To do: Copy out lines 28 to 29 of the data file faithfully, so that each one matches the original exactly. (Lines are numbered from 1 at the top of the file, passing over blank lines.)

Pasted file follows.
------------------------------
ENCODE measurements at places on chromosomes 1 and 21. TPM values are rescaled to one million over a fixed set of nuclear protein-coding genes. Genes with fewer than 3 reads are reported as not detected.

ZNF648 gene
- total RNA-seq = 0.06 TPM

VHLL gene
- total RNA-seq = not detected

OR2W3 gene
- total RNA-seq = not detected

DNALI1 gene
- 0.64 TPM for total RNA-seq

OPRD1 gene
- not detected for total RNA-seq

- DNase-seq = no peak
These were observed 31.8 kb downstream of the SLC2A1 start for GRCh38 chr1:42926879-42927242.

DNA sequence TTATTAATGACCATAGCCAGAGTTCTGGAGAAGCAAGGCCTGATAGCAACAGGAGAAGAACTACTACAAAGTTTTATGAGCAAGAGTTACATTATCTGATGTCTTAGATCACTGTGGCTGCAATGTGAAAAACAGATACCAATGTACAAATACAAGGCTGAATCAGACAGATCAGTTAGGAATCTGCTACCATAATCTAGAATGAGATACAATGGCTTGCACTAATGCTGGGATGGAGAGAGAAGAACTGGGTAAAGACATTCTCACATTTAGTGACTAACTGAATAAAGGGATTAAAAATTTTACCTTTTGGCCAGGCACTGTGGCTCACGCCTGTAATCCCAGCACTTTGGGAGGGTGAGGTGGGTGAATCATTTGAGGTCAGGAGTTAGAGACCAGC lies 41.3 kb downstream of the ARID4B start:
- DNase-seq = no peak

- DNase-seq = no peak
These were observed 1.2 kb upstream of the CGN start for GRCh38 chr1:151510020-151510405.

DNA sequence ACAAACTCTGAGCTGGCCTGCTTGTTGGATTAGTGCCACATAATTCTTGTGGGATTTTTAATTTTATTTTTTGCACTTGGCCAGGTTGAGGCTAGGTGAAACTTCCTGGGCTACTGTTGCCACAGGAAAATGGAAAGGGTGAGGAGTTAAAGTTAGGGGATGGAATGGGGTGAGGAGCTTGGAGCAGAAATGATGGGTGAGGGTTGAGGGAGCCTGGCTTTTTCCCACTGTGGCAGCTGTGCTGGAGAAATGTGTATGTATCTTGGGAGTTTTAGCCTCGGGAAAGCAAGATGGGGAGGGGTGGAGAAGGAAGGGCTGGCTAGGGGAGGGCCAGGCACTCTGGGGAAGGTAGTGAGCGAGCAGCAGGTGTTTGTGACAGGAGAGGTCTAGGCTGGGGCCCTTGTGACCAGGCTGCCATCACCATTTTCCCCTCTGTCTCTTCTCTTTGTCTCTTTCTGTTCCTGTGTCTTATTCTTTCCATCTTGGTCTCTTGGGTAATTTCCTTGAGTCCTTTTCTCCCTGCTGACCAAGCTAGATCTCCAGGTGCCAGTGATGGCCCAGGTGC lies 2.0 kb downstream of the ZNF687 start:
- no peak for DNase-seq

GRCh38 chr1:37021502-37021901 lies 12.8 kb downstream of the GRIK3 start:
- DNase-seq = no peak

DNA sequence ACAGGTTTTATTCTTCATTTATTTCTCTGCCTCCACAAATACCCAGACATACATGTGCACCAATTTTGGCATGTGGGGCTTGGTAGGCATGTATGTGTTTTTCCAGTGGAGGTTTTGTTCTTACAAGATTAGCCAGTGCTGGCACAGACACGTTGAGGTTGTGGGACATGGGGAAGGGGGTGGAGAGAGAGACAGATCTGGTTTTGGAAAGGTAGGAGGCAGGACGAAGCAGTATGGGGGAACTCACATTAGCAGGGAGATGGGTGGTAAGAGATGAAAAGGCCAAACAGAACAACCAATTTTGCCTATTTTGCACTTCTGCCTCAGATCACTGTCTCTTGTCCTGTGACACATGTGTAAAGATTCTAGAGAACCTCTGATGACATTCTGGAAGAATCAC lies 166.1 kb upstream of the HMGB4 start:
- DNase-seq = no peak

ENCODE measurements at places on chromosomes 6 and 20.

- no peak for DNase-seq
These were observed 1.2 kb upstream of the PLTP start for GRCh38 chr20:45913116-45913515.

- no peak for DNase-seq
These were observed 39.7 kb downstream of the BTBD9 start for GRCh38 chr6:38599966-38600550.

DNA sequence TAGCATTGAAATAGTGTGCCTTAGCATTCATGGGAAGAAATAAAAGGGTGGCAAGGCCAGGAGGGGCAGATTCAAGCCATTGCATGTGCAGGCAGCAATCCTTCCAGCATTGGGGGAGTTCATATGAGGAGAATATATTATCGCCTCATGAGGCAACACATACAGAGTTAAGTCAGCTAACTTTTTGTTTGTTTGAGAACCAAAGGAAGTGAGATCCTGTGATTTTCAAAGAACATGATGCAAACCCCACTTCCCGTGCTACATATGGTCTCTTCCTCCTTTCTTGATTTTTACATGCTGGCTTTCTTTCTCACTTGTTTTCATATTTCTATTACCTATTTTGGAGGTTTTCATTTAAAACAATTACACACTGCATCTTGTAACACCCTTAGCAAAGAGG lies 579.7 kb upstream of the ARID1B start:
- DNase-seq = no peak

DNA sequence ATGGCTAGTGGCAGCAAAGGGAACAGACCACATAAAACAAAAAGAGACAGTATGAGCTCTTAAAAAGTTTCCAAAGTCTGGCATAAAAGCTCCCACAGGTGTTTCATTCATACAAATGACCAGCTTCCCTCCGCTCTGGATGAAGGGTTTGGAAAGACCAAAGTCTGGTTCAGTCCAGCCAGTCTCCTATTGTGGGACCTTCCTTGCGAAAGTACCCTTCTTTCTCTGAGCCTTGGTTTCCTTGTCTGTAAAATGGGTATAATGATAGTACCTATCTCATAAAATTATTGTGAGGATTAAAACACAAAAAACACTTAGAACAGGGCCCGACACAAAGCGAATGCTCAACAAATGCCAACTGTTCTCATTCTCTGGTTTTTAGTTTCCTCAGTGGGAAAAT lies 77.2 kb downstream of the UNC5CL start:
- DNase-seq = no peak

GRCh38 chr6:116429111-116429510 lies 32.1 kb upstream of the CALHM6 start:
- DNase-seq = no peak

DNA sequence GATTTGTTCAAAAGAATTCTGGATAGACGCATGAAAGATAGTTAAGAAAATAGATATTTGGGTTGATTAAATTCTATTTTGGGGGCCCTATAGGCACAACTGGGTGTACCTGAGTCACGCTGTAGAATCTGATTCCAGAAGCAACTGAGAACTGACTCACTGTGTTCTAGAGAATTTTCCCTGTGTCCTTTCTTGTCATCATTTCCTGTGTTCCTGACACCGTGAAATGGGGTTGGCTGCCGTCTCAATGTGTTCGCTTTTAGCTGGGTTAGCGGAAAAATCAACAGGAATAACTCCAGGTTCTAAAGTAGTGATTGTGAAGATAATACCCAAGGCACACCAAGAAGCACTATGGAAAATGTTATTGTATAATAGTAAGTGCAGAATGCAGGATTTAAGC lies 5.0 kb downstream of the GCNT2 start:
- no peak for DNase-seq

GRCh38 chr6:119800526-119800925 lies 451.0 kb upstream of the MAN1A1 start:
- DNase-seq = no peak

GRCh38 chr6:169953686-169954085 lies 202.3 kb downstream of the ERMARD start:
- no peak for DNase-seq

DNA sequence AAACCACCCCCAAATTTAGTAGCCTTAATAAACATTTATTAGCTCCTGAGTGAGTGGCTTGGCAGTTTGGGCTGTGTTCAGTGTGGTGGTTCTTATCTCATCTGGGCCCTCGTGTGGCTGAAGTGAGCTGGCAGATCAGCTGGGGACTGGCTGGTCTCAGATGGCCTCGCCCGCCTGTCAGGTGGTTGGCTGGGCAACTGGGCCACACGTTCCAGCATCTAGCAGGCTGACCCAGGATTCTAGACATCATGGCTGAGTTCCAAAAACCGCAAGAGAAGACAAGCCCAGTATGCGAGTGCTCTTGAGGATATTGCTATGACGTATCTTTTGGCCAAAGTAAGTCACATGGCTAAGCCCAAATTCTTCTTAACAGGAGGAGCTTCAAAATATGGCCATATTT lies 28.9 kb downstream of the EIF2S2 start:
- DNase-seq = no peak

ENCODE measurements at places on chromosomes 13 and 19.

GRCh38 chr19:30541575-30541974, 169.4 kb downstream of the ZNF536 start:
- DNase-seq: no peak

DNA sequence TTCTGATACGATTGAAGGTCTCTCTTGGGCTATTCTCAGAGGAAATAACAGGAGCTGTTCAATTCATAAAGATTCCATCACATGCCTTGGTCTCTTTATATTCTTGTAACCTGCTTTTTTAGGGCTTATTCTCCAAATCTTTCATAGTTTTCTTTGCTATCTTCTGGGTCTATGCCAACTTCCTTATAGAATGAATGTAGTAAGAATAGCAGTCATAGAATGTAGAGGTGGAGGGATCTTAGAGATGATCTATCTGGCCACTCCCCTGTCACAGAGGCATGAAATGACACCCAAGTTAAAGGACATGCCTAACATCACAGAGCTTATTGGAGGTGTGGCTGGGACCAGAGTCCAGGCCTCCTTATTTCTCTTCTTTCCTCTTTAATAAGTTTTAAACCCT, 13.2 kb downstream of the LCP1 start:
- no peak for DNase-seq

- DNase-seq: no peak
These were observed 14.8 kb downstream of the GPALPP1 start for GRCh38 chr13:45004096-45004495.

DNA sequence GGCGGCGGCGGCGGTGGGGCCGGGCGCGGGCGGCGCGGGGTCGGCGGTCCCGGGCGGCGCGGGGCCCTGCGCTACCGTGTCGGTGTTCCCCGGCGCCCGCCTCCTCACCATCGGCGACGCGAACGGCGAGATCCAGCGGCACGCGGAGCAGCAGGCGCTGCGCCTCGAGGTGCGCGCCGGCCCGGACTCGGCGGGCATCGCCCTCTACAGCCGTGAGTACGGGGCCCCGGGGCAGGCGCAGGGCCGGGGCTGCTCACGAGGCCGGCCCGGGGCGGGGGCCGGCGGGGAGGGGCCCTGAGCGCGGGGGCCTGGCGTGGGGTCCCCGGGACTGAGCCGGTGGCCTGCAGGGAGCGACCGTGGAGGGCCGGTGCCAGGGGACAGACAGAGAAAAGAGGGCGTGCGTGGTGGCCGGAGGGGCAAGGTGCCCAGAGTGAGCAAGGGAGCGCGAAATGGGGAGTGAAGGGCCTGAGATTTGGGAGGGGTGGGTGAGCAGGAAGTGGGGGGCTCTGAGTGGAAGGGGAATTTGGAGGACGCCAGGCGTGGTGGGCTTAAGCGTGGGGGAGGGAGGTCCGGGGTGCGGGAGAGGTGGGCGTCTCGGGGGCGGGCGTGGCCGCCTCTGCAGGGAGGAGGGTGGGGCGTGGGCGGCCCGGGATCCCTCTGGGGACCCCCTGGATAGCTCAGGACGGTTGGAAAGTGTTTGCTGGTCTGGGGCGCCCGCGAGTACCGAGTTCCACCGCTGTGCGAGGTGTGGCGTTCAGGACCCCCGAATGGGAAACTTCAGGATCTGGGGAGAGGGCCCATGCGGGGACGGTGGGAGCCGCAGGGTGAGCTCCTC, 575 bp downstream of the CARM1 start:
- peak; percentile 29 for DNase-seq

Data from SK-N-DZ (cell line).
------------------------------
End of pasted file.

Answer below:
These were observed 39.7 kb downstream of the BTBD9 start for GRCh38 chr6:38599966-38600550.

DNA sequence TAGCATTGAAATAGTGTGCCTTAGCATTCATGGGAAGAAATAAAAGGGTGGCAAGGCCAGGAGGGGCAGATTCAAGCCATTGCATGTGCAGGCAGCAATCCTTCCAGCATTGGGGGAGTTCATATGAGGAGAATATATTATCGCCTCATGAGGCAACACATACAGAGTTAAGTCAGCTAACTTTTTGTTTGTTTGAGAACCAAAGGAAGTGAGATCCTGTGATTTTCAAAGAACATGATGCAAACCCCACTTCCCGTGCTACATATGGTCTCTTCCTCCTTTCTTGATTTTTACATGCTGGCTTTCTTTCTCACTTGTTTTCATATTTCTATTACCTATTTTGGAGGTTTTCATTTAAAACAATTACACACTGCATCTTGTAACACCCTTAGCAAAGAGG lies 579.7 kb upstream of the ARID1B start: